Communicate with your therapist
You know your child better than anyone else, and we rely on the information you give us about your child. If they've had a difficult day, didn't sleep well the night before, or are just getting over a cold; these are all pieces of information that are pertinent to their mood and participation in therapy. You would be surprised the wide span that OT covers, and more often than not, an area that you may think we can't help with; we actually can. Sleep schedules, establishing a daily routine, and even assisting your child in processing their emotions are areas that we can help with. This is why it's so important to share these pieces of information with your therapist, as we may have suggestions that can assist in areas a child has been struggling with. Communicating with your therapist will also help you understand the plan, and assist in your comfort level so that any questions you might have will be much easier to ask. We want you to feel comfortable and come to us when you have a question or concern. In that same regard, we also want to share in the triumphs and victories your child experiences. Their success is so important to us, and the most rewarding thing we can hear about a child we care for is that they are succeeding and breaking boundaries.
Why would a child need occupational therapy?
Occupational therapists and occupational therapy assistants allow children to thrive at their fullest potential through activities they do on a daily basis. These activities can include interacting or engaging with their peers, participating in daily tasks at school, dressing and self-care/personal hygiene, or being out in the community.
A child may have a difficult time engaging in reciprocal play with a peer, which will in turn increase their difficulty with social interactions and overall social skills. Motor skills may be limited, making developmental milestones harder to achieve. Visual perception and visual motor skills are often limited, creating disconnect within the ability to write, play catch, or engage in a sport.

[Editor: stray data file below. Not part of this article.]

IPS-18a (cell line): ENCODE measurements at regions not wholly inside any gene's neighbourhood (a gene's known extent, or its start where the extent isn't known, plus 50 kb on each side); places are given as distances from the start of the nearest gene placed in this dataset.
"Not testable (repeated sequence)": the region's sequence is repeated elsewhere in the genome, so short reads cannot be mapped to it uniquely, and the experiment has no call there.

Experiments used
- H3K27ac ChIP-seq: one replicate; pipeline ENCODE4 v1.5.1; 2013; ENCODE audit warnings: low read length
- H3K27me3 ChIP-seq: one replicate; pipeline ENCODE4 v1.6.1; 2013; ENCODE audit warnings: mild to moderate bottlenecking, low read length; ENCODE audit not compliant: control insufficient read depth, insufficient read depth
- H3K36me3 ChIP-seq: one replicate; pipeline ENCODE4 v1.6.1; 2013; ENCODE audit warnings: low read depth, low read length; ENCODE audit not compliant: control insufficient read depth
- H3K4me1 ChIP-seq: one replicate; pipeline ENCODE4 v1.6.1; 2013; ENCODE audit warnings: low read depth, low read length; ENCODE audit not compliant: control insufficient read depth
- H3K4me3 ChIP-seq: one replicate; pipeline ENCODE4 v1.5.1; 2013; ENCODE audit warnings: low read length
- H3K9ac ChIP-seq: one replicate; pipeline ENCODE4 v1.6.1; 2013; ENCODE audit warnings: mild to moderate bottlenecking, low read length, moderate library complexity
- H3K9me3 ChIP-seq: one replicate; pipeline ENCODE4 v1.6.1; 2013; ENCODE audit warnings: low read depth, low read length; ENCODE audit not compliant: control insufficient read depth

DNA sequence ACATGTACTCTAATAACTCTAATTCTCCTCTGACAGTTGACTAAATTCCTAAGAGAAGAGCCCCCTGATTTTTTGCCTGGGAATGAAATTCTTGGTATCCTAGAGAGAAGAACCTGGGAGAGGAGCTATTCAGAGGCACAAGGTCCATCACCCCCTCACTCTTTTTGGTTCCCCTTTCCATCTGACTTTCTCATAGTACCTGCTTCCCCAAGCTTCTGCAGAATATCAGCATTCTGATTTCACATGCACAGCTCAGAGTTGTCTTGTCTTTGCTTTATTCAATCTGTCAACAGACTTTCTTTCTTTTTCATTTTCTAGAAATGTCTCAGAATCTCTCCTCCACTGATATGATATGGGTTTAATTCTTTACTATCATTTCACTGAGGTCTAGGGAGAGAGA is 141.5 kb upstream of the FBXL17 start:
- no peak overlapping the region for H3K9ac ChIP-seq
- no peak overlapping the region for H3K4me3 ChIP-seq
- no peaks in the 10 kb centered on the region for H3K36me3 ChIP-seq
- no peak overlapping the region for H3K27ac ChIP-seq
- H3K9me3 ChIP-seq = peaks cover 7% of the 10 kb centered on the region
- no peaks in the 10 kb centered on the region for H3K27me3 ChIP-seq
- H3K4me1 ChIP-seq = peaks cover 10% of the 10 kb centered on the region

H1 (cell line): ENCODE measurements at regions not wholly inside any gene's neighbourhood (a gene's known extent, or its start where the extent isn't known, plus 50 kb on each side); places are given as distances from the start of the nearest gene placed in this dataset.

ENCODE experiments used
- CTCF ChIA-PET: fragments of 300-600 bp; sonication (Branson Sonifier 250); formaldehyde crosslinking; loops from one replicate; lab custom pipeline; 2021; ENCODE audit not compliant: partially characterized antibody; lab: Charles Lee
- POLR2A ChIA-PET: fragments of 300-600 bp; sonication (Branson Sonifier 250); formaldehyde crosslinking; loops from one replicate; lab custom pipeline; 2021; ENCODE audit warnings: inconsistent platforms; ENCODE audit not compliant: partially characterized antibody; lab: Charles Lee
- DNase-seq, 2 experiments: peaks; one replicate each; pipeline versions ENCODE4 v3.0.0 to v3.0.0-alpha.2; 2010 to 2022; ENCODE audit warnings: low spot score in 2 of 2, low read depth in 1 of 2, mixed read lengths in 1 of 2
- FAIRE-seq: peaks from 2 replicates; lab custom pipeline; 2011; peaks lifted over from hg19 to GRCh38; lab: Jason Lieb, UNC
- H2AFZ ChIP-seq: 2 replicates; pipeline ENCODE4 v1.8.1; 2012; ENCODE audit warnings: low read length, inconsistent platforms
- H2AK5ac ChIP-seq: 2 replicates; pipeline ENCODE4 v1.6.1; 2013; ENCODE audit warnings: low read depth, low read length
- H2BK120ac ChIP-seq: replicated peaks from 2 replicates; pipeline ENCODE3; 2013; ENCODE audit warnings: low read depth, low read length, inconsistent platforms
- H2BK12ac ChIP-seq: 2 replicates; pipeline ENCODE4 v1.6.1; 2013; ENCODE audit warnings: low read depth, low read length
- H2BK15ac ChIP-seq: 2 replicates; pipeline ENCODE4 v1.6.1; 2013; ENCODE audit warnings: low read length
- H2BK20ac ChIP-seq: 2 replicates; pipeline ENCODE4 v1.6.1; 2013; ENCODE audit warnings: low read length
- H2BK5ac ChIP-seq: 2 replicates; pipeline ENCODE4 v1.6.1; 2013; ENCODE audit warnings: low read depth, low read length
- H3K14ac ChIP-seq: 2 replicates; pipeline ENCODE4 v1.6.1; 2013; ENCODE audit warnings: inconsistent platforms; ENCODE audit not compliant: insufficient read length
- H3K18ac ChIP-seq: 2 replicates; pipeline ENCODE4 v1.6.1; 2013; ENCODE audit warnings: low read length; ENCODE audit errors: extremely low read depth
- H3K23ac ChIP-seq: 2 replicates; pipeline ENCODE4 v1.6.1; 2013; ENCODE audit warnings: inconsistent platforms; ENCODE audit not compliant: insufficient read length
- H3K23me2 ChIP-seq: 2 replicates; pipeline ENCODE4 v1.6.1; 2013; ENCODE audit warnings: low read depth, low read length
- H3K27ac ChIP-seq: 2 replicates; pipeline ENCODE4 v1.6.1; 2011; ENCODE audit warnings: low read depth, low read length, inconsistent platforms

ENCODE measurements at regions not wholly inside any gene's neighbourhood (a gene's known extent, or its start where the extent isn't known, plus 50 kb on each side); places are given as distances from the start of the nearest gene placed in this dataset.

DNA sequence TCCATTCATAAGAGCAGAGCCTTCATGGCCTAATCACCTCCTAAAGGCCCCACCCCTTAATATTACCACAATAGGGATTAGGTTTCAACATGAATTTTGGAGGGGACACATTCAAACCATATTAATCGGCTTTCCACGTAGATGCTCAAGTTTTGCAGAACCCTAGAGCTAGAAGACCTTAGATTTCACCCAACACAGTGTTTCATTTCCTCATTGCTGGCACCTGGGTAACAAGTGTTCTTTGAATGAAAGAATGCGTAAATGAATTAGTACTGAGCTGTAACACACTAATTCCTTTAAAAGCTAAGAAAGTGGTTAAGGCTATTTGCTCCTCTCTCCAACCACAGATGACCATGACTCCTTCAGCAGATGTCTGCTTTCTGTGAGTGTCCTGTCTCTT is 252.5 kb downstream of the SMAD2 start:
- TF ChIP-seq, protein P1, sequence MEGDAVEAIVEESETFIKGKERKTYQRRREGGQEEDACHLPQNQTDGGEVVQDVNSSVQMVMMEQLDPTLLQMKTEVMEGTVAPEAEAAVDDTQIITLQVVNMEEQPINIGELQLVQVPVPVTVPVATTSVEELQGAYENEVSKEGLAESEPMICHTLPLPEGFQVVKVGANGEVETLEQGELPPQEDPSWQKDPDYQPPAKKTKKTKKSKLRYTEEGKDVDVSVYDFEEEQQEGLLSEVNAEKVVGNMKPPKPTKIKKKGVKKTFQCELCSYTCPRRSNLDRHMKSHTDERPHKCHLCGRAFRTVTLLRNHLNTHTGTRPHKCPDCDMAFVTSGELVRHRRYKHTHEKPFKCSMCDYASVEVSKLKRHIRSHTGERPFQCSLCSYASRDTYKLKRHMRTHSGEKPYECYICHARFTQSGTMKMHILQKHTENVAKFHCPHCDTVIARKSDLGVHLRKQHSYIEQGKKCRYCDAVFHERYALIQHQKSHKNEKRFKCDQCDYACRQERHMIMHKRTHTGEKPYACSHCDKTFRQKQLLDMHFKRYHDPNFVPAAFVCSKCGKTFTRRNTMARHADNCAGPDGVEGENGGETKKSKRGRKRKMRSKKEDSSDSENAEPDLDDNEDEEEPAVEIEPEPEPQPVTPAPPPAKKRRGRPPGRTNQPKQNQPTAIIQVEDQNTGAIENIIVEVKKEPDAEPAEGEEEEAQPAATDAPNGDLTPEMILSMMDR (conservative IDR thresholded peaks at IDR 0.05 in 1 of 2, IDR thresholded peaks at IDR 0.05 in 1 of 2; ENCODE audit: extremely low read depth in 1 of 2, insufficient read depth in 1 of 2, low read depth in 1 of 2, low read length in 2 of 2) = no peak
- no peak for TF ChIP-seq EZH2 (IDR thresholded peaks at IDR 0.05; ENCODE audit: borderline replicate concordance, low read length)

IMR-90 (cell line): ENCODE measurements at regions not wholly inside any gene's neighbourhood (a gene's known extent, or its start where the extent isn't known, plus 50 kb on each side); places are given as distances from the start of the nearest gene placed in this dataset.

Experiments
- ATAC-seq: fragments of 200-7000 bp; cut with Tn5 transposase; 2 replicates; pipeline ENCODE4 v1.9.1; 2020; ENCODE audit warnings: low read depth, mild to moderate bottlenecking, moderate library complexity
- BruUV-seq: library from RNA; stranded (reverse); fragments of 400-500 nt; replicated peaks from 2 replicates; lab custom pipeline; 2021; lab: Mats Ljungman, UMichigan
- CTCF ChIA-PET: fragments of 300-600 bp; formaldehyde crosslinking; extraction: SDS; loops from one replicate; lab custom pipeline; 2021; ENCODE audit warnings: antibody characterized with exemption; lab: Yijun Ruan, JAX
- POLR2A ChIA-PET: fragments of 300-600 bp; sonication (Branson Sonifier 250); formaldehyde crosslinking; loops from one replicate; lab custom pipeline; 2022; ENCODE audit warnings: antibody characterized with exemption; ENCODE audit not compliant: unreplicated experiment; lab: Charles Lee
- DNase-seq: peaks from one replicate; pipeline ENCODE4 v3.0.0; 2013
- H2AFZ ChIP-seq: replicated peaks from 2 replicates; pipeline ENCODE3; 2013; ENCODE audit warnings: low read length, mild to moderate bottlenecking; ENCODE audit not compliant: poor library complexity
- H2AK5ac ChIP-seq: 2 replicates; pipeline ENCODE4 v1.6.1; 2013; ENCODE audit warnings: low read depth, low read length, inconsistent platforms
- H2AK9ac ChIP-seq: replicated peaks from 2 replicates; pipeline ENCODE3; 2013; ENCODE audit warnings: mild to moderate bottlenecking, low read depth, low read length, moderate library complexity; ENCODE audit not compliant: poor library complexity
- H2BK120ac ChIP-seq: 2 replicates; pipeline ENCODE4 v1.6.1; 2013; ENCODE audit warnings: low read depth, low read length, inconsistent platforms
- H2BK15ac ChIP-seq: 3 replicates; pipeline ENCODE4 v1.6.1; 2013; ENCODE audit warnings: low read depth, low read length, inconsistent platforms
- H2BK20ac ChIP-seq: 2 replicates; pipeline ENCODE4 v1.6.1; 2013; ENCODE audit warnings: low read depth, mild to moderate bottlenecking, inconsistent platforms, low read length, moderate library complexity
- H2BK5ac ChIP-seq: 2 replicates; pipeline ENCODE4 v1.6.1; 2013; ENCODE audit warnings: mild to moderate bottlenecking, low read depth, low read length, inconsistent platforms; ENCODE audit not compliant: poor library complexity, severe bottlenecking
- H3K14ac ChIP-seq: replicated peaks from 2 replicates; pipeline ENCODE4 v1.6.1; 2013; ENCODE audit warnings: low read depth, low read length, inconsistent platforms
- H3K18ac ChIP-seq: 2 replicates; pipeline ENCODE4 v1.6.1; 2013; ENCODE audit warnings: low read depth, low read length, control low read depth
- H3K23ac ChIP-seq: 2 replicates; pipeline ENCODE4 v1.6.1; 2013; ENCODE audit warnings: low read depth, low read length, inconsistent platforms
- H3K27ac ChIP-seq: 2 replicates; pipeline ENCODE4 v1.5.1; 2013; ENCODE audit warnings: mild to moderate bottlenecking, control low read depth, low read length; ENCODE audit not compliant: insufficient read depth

Frequently, a child may have a difficult time self-regulating or self-soothing, making tasks such as toileting or leaving the home daunting and overwhelming. At times, this dysregulation may cause behavioral issues as well. Through sensory integrative techniques and behavioral interventions, we can achieve the proper state of regulation for each child to enable them to develop adequate coping skills across the lifespan.
Achieving independence with occupational therapy
These are all concerns that can be addressed with occupational therapy (OT), allowing the child to engage and participate in things they may encounter daily. Our goal with OT is to allow each child to grow, and become as independent as possible, all while having fun and exploring their world at a pace that is most natural to them. With the correct therapeutic technique, a child can, and should, learn through play to better understand their environment and process any information they receive.
Through this independence, it is our goal to help each child see their own potential, and nurture the desire within themselves to succeed and grow throughout their lifetime.
Thank you for reading our first #MPedScoop entry, we look forward to seeing you back here for our future posts!